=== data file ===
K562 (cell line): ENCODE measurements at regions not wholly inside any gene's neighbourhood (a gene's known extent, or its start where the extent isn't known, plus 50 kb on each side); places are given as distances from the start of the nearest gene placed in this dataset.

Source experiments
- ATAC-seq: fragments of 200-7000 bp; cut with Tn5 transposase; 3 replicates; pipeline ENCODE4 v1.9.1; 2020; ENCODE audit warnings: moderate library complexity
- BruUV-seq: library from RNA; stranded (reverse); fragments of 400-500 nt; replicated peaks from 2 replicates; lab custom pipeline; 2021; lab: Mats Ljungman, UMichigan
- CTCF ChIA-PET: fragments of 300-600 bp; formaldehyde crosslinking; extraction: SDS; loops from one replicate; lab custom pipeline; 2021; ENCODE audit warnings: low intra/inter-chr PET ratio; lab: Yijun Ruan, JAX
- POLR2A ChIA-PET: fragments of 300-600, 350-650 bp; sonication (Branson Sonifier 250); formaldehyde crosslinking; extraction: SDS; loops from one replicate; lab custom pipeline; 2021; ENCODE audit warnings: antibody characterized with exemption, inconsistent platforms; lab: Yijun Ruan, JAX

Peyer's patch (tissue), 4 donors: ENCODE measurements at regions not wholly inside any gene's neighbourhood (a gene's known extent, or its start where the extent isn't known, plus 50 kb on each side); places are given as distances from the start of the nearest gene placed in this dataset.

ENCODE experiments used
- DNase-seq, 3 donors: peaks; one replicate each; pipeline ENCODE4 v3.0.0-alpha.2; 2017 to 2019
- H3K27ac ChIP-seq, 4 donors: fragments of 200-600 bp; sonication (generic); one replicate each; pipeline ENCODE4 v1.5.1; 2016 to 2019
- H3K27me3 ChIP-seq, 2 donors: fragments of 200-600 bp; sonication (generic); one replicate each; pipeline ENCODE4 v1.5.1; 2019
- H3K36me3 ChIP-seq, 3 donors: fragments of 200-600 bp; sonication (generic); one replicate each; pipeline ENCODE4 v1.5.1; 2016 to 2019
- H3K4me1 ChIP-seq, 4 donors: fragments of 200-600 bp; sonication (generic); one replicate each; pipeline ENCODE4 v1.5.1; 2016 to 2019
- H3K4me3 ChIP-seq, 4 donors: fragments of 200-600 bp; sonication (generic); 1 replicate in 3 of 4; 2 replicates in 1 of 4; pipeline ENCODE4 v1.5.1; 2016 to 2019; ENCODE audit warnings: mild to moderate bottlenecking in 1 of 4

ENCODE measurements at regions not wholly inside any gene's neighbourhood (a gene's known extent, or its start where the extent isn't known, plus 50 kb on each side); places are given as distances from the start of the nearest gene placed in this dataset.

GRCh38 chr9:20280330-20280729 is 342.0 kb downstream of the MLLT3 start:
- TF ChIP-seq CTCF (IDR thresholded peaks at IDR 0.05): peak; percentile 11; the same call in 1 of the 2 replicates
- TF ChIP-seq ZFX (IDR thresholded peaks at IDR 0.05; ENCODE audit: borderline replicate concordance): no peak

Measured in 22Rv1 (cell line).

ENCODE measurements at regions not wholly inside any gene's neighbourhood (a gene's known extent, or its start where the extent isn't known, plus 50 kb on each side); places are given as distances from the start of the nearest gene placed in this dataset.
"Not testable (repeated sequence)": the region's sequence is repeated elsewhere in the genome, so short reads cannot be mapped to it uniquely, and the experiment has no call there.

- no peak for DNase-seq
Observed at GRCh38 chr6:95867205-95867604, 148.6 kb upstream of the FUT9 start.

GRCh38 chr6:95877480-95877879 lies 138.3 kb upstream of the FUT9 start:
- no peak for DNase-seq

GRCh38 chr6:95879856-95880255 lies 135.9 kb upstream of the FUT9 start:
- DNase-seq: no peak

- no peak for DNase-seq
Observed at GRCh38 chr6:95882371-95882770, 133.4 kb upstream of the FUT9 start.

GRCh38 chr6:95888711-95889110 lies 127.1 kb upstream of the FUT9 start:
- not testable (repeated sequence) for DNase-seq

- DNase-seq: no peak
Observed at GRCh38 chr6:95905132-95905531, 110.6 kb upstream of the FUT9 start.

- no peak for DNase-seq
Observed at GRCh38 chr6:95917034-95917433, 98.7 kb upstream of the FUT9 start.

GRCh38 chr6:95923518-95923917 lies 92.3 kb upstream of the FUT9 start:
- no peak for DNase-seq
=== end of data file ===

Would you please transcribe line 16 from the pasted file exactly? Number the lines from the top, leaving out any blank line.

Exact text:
GRCh38 chr9:20280330-20280729 is 342.0 kb downstream of the MLLT3 start: